A storm is coming to the credit markets.
Matthew Mish and Stephen Caprio, strategists at UBS, put out a bearish note on Thursday, looking at whether lower-quality, high yield and leveraged loan borrowers will be able to refinance their debt.
Companies have binged on debt following the financial crisis, taking advantage of an extended period of low-interest rates.
Higher-risk companies have been big beneficiaries. Yield-thirsty investors have paid up for riskier bonds, allowing these companies to raise capital at historically low costs.
The problem will arise the companies look to refinance that debt after interest rates have begun to rise.
“The key question is: will credit markets be able to absorb the refinancing needs of lower quality high yield and leveraged loan borrowers?” the UBS note said.
The short answer is no. According to their calculations, roughly 35% to 40% of the outstanding US high yield and leveraged loan universe “is at risk.”
That works out at roughly $1.05 trillion to $1.2 trillion “in low quality speculative grade debt outstanding.”
That is a lot of debt to refinance, especially when, according to UBS, the Federal Reserve is no longer supporting credit markets.
Mish and Caprio argue that the Fed isn’t likely to embark on a fourth round of quantitative easing to encourage investors to buy corporate bonds. Plus, the market is already pricing in three interest rate hikes in 2016, and two in 2017. The Fed is also aggressively regulating leveraged loan issuance.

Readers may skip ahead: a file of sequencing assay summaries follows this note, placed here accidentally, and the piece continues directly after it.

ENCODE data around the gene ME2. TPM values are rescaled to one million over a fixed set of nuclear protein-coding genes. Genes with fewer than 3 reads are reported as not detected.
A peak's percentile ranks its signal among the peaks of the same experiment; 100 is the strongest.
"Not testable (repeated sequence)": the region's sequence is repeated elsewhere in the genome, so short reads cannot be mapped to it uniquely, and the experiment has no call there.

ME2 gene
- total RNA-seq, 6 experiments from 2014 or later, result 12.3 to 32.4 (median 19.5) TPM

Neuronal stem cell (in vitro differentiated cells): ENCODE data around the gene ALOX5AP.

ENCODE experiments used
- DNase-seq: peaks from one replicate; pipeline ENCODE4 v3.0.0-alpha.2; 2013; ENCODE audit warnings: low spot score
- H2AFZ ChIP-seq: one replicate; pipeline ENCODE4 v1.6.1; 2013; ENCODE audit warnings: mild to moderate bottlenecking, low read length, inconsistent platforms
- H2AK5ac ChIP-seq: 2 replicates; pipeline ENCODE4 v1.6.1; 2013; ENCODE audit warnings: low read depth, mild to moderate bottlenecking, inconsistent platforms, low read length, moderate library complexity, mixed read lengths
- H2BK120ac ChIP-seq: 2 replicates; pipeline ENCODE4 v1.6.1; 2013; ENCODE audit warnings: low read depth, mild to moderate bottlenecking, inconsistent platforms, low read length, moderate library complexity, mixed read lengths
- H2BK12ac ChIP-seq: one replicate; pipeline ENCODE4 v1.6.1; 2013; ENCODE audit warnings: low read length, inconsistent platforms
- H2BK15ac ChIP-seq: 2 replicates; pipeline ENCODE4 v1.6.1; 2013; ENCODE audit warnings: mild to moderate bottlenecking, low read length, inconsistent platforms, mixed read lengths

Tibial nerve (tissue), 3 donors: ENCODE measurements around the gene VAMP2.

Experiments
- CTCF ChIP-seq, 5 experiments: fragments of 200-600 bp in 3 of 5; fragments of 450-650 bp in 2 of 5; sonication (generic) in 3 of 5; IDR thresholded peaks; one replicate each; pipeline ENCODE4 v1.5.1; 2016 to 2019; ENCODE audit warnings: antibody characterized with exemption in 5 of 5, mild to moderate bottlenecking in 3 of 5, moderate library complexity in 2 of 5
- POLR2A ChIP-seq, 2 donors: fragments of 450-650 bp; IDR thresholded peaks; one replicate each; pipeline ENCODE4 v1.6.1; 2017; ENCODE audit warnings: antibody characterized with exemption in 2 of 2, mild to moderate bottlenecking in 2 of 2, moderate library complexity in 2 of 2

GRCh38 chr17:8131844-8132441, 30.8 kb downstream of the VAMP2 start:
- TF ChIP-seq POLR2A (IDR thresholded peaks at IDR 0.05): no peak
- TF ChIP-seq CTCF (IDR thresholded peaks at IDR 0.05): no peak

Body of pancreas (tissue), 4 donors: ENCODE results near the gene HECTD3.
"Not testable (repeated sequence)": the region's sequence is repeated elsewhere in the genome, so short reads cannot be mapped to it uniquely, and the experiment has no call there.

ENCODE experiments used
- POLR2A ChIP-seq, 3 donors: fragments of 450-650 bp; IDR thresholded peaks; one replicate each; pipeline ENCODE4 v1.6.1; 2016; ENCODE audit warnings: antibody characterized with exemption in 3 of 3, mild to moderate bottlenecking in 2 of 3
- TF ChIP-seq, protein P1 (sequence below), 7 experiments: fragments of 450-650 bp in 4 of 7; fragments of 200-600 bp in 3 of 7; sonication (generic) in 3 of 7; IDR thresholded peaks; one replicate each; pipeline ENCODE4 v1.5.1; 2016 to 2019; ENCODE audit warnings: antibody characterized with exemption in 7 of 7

Taking some of the heat out of the leveraged finance market might be the right thing to do, but “the lesser evil is still evil,” the analysts write.
Meanwhile, the risky borrowers can’t pay off the debt and the Federal Reserve, meanwhile, is underestimating the potential repercussions. Here is UBS (emphasis ours):
They cannot pay down debt because cash flow generation is weak, and now interest costs are rising. So the Fed is explicitly condoning rising default rates. Finally, it is our humble belief that the consensus at the Fed does not fully understand the magnitude of the problems in corporate credit markets and the unintended consequences of their policy actions. The implication is that their actions will be reactive, not proactive — but only time will tell.
They argue that “much of the lower quality speculative grade universe will face severe refinancing challenges by 2018”, and that these pressures could come even sooner. That is because so many bonds come due through 2020.
Selling pressure could intensify through 2016, particularly in the lower quality segments of the market.
Energy companies in particular face a tough time of it, with oil recently dropping through $40 a barrel.
Here is UBS again: “In our view, sector selection is particularly challenging — i.e., finding places to hide is not easy. “
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